IMDb > Megadeth: That One Night - Live in Buenos Aires (2007) (V)

Megadeth: That One Night - Live in Buenos Aires (2007) (V) More at IMDbPro »


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Release Date:
6 March 2007 (USA) See more »
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Plot:
Filmed live at Obras Stadium, Buenos Aires, Argentina on October 9, 2005! | Add synopsis »
User Reviews:
Sober this time around. See more (3 total) »

Cast

  (in credits order)
Megadeth ... Themselves
Dave Mustaine ... Himself - Lead Guitar & Singer
Glen Drover ... Himself - Lead Guitar
Shawn Drover ... Himself - Drums
James MacDonough ... Himself - Bass (as Jimmy MacDonough)

Directed by
Michael J. Sarna  (as Michael Sarna)
 
Produced by
John Dee .... producer
Kevin Gasser .... executive producer
Michael J. Sarna .... producer
Shalini Waran .... producer
 
Cinematography by
Mariano Cúneo 
 
Film Editing by
Dean Gonzalez 
Jody McVeigh-Schultz 
Michael Palmerio 
 
Production Management
Heman Petriz .... production manager
 
Sound Department
Jeff Balding .... sound editor
Tony Crowe .... adr recordist
Brian Hawlk .... sound recordist
 
Music Department
Jeff Balding .... music supervisor
Dave Mustaine .... music supervisor
 

Production CompaniesDistributors

Additional Details

Runtime:
USA:95 min
Country:
Language:
Color:
Aspect Ratio:
1.78 : 1 See more »
Sound Mix:

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0 out of 3 people found the following review useful.
Sober this time around., 16 March 2012
Author: fedor8 from Serbia

I was at a Megadeth gig in 1997, and a decade later it seems as if they'd actually stepped it up a notch. That is to say Mustaine has. This is after all his band; it rises and falls depending on his moods and bouts of inspiration alone. While the albums have markedly dropped in quality post-"Cryptic Writings", Mustaine has loosened up a bit. He appears to be enjoying touring more than before, at least that's the impression I get. Older, wiser (not a liberal anymore), and possibly as drug- and alcohol-free as he's been advertising in recent years. Although a natural-born attention-seeker (you have to be one in order to front a band and appear in front of 50,000 people, I guess), Mustaine was never overtly outgoing or animated on stage like so many singers – least of all a clownish, bouncing rubber-ball of retarded poseurish choreographed energy as exhibited by painfully embarrassing nu-metal creatures such as Jacoby Shaddix from Papa Roach, for example. So whatever little emotion he shows is a lot compared to the 80s or 90s when he was basically stone-faced (and utterly doped up) Dave throughout a live appearance. Of course, there is one crucial element in Buenos Aires that would get even the most autistic loner going. For those who had already seen the DVD, you know what I mean.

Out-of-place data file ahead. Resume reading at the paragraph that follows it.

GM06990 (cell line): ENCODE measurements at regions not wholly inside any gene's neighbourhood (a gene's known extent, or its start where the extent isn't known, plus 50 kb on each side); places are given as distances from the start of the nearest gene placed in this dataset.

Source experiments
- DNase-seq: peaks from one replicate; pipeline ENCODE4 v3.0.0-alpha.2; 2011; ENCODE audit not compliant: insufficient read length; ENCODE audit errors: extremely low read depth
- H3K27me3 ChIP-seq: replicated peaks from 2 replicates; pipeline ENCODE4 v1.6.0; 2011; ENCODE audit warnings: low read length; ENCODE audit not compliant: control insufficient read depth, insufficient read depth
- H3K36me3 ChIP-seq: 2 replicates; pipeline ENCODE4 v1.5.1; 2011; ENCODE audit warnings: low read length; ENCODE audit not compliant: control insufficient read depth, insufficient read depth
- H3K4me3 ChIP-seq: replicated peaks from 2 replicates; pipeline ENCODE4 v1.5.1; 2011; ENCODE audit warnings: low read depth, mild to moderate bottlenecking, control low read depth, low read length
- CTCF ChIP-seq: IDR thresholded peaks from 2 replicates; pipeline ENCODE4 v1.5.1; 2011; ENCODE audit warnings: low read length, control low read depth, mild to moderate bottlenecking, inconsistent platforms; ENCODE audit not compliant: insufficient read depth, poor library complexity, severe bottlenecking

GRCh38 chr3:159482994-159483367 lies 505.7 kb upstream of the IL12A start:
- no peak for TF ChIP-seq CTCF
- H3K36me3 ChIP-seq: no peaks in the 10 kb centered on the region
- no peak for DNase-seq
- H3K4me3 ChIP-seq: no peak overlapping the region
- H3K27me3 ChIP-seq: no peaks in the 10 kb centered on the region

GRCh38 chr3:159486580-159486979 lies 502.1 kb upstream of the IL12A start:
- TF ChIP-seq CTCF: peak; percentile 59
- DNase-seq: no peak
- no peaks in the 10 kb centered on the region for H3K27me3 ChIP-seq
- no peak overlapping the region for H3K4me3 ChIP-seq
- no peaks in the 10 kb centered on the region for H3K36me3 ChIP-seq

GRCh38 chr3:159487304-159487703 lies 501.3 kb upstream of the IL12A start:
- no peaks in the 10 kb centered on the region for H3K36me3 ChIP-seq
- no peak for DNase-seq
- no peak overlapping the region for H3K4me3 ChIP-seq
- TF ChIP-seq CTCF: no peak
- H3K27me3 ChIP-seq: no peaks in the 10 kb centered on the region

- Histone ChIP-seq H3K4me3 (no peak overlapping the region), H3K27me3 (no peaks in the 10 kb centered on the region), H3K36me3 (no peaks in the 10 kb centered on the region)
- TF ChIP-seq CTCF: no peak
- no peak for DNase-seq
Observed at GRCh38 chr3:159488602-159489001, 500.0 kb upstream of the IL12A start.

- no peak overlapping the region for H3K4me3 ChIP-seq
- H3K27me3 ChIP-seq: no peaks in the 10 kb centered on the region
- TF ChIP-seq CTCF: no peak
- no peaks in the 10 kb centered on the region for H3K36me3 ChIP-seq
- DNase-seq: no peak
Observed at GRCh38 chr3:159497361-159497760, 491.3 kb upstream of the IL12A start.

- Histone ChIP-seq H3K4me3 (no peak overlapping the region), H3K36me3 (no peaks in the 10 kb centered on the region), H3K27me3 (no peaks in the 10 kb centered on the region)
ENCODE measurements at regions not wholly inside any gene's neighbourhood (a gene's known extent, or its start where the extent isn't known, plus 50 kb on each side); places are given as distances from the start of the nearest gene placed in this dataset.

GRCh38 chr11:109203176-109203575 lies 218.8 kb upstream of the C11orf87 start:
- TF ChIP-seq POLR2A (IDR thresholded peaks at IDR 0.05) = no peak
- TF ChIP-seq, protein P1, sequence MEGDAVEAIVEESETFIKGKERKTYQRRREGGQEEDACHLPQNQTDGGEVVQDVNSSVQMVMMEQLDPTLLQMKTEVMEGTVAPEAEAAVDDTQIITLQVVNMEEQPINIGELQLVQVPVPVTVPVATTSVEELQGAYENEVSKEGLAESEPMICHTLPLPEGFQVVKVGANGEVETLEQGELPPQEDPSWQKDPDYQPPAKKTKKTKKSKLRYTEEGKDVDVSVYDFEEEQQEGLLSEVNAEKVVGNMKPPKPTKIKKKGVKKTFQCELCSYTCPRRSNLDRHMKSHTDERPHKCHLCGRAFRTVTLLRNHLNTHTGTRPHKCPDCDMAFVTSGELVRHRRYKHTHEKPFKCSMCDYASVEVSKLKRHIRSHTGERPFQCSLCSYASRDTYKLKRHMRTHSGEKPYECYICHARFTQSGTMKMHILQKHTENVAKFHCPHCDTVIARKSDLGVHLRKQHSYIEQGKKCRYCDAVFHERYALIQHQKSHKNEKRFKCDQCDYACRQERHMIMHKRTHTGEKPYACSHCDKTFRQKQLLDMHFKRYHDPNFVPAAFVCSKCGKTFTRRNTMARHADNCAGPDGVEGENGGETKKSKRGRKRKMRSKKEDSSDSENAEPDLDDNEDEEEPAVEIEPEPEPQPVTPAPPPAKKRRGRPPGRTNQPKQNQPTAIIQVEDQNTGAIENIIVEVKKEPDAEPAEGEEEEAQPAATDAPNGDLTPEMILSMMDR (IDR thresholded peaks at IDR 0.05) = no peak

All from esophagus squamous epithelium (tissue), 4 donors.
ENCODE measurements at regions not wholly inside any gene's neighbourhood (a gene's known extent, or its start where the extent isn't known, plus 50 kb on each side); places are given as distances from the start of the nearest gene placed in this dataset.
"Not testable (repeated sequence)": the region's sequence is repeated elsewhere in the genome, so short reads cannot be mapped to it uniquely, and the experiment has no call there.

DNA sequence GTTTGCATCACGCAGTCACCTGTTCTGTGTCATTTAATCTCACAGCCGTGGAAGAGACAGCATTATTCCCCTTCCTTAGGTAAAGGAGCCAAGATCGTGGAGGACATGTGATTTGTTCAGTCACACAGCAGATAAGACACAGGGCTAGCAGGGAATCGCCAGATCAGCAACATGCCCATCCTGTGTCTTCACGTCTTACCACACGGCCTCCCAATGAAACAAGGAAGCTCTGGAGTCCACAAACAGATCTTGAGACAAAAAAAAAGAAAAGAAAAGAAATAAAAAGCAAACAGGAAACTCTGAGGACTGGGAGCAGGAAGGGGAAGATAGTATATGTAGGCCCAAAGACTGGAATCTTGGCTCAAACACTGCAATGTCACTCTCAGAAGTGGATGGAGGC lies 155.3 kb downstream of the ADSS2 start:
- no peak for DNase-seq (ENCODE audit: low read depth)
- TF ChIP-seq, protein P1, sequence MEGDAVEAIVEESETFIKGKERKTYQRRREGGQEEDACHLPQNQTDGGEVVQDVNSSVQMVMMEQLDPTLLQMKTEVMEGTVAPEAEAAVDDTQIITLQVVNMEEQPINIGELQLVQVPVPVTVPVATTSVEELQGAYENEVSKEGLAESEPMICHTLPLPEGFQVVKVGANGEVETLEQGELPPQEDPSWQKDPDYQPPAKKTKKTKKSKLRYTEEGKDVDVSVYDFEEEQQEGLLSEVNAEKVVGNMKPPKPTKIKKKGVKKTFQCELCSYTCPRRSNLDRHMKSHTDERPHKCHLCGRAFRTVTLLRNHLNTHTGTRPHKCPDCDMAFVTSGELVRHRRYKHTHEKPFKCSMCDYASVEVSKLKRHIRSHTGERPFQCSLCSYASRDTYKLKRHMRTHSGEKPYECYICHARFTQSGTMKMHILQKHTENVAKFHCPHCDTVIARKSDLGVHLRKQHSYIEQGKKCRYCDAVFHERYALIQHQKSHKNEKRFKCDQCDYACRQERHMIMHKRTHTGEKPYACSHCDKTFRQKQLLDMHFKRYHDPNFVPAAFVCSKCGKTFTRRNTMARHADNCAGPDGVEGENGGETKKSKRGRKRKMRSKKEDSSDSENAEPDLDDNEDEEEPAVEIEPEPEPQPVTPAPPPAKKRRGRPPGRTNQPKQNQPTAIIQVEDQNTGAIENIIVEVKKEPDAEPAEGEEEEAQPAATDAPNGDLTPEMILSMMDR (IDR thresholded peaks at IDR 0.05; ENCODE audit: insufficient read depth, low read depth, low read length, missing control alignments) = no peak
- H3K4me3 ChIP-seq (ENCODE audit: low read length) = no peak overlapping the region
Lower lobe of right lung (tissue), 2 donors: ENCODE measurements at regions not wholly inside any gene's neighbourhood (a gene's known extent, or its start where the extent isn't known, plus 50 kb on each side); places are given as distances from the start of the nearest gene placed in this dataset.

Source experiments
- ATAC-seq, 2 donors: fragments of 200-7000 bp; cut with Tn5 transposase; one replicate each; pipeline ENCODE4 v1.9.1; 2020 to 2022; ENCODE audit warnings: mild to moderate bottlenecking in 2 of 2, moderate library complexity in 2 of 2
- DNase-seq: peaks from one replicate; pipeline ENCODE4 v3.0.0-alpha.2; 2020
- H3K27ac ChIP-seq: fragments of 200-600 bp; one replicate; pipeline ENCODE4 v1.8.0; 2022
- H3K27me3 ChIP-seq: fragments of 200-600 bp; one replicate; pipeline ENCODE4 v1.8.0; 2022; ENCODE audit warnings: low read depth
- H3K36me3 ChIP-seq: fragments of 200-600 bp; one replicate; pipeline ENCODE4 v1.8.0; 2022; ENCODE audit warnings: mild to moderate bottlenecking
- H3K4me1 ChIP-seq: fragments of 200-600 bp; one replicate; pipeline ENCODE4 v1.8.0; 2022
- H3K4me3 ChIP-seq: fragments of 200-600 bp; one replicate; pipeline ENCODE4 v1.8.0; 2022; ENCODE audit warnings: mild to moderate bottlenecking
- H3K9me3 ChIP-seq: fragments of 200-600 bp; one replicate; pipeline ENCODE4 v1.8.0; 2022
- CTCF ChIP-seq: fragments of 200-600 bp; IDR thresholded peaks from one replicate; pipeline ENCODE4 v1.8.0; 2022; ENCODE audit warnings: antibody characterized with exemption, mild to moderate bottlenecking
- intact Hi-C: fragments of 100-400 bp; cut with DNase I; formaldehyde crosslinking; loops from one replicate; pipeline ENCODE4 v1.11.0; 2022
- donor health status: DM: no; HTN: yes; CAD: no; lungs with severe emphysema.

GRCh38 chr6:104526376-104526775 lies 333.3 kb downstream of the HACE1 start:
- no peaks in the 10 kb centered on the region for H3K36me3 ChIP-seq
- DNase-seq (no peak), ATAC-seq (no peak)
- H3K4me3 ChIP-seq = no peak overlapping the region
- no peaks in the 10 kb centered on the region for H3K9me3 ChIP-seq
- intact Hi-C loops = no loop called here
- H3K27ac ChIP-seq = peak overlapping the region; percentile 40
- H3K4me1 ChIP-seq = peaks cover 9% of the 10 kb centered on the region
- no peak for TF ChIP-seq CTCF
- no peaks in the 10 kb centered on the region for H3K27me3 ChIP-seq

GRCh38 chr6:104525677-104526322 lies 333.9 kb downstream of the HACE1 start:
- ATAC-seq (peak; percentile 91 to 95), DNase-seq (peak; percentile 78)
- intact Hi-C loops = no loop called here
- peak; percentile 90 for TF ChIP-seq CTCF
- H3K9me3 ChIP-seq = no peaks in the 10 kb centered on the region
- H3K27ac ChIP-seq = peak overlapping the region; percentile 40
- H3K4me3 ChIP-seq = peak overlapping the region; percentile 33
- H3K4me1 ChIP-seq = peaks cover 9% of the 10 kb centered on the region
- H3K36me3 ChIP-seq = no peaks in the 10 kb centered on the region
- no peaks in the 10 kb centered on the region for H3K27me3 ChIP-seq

The sound is excellent, the playing impeccable as ever – but what truly sets this DVD apart from so many others is the unbelievably energetic Argentine crowd. If there is anyone who ever – for whatever strange reason - had doubts about the validity of the age-old stereotype of the hot-blooded Latin-American who cannot control his emotions even if he tried, this video is there to crush those doubts into oblivion. I laughed out loud when I heard the crowds singing to the riff from "Symphony of Destruction". Just seconds later, Mustaine confirms my sentiments when he makes a remark that the Argies are the only fans that sing his guitar parts to him during the gigs. This was an ideal way to start off the DVD.